I use Solea on virtually every patient, every day. I use it for cavity preps, inlays, onlays, and amalgam and composite removal. While I don’t use it for crown preps yet, I use it for crown lengthenings, troughing, gingivectomies, and every other soft-tissue procedure you can name — all of which are anesthesia and blood-free. Speaking of crown preps, how often does a patient come in for a crown and have a filling that needs to be done in another quadrant? With Solea, I don’t have to numb the other quadrant in order to take care of the other tooth while the crown is milling. It only takes a few minutes and saves another appointment slot. If you are a crown-and-bridge dentist, that’s like finding money. There are very few cases during which Solea cannot be used or add value.

As you have probably already figured out, the efficiency comes from reliably eliminating anesthesia and bleeding. 99% of the procedures I do are anesthesia-free with Solea, as compared to about 40% with an erbium laser. If your procedures aren’t anesthesia-free nearly 100% of the time, having a dental laser isn’t really making you more efficient. Why? When you use erbium, you can’t predict which patient will need anesthesia, so you numb everyone. Once you do eliminate anesthesia and bleeding, you save a ton of time. You don’t lose time by injecting patients and waiting for them to get numb. I routinely work in multiple quadrants and fill cavities after hygiene visits because it only takes a few minutes. My typical subgingival class V takes six minutes of total chair time because I am not numbing or dealing with blood. I use the laser on the soft and hard tissues, restore the tooth, and send the patient on his/her way. I also take on fibromas, polyps, frenectomies, and other soft tissue procedures, which I previously would have referred out, because they are quick, easy, and lucrative with Solea. All of this adds up to about eight procedures more per day than I could do with either an erbium laser or a drill.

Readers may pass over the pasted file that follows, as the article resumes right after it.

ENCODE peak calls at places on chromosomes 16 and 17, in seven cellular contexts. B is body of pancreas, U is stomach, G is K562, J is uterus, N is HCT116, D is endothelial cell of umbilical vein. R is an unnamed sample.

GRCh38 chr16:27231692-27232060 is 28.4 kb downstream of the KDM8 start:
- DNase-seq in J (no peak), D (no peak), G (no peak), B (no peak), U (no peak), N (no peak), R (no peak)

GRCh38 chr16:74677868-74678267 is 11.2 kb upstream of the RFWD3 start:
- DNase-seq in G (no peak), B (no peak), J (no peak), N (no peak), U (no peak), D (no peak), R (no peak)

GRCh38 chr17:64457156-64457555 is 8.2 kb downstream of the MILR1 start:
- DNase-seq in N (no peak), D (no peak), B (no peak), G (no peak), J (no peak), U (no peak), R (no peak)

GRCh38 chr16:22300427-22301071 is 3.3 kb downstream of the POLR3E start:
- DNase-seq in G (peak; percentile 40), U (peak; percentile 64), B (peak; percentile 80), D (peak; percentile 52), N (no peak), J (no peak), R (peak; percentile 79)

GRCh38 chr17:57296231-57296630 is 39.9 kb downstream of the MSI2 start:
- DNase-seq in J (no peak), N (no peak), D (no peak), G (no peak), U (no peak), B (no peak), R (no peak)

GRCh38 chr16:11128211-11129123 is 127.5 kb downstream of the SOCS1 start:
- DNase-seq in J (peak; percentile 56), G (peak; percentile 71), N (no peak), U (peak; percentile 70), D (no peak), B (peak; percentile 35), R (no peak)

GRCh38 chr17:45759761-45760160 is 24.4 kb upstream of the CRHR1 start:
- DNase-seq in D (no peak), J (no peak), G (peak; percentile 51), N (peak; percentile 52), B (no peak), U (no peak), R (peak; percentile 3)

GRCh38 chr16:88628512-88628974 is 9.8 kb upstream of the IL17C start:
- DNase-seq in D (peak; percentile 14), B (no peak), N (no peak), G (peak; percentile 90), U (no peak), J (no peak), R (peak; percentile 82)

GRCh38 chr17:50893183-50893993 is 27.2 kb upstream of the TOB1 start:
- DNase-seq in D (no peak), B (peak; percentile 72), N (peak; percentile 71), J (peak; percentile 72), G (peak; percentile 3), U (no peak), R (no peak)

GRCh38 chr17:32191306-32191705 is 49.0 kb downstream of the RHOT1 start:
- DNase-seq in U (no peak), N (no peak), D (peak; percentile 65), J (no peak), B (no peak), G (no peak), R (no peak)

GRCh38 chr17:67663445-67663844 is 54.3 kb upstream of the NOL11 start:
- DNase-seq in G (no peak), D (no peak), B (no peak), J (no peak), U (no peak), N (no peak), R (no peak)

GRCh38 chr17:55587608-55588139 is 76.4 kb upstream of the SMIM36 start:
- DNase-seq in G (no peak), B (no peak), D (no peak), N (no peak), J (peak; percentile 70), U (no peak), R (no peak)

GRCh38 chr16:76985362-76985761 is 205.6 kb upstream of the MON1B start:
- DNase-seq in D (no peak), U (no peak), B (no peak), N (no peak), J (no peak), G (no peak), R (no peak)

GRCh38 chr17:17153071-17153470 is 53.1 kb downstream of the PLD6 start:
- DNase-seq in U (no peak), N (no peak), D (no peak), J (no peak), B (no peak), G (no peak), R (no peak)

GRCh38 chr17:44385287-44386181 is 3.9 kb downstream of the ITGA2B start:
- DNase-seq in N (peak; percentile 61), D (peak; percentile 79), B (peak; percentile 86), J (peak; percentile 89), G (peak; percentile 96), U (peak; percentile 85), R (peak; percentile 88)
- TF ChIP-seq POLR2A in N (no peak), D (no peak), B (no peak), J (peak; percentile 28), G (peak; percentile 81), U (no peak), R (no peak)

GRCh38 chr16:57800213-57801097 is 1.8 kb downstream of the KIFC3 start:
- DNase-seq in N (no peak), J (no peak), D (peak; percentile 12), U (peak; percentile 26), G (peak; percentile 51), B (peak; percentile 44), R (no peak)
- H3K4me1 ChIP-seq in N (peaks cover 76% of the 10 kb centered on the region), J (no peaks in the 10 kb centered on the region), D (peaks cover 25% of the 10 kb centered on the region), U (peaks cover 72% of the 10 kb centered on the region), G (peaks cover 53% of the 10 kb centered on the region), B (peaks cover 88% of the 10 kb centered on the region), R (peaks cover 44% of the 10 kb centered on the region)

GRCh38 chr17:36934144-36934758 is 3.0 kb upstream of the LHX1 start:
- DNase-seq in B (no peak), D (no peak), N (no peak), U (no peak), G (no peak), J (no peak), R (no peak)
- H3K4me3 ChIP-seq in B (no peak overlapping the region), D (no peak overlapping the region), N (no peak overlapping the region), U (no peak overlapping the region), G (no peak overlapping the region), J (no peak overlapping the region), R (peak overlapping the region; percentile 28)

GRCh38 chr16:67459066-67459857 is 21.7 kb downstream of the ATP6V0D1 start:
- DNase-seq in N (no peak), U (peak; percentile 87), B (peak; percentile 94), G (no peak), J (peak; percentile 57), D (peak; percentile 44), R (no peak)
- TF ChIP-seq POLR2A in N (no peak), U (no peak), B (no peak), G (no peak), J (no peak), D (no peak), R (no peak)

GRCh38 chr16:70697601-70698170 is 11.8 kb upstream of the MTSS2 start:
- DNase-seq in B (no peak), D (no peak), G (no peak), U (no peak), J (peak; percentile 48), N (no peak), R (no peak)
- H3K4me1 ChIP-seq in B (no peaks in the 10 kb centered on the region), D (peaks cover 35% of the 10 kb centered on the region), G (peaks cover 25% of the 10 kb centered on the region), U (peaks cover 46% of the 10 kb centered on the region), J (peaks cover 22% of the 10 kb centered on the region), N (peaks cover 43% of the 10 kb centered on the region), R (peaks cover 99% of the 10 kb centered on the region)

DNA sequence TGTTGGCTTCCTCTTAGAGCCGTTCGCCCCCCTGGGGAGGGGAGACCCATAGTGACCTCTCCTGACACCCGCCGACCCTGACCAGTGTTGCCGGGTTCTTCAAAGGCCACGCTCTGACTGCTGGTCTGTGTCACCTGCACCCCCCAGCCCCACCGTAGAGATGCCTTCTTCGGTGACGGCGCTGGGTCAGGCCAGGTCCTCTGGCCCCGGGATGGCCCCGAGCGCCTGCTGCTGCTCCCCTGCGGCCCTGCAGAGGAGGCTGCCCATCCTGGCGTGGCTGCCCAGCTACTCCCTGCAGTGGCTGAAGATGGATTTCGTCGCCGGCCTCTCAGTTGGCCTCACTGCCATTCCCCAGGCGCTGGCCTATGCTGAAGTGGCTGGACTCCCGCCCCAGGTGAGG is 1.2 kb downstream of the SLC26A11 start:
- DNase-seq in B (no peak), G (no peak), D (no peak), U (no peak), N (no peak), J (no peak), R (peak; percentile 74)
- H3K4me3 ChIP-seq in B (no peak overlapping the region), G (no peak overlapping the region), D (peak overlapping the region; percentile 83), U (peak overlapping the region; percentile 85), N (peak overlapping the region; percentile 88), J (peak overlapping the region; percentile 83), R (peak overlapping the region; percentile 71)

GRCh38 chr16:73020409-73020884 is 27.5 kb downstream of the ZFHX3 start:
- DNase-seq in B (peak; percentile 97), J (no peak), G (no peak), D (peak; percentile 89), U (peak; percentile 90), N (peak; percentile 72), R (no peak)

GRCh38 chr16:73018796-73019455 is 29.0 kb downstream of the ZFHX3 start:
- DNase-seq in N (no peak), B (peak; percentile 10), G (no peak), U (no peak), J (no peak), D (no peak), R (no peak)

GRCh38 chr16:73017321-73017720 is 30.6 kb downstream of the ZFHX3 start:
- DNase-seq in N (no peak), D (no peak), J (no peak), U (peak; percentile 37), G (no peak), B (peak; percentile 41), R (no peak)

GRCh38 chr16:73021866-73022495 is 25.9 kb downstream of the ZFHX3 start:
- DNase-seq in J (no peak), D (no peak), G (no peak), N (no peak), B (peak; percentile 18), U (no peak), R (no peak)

Let’s not forget the patient. For all of the good things that I have to say about Solea, my patients say even more. They love the lack of noise, lack of vibration, lack of needle, and the fact that I can send them back into the world without any of the drooling, cheek biting, or soreness normally associated with anesthesia. They also like getting more done in fewer visits. For all of these reasons, Solea also makes my patients more talkative. They brag about their dental experience to their friends, neighbors, and co-workers, both in person and on Facebook. Those word-of-mouth referrals play a huge role in the amount of new patients I get per month.

Solea is a truly revolutionary dental instrument that has added tremendous value to my practice. Dentists looking to improve production and patient experience will not be disappointed with this new piece of technology.

David Fantarella, DMD, has been in practice as a general dentist in Hamden and North Haven, Connecticut, for 16 years. He specializes in general, implant, cosmetic, and laser dentistry.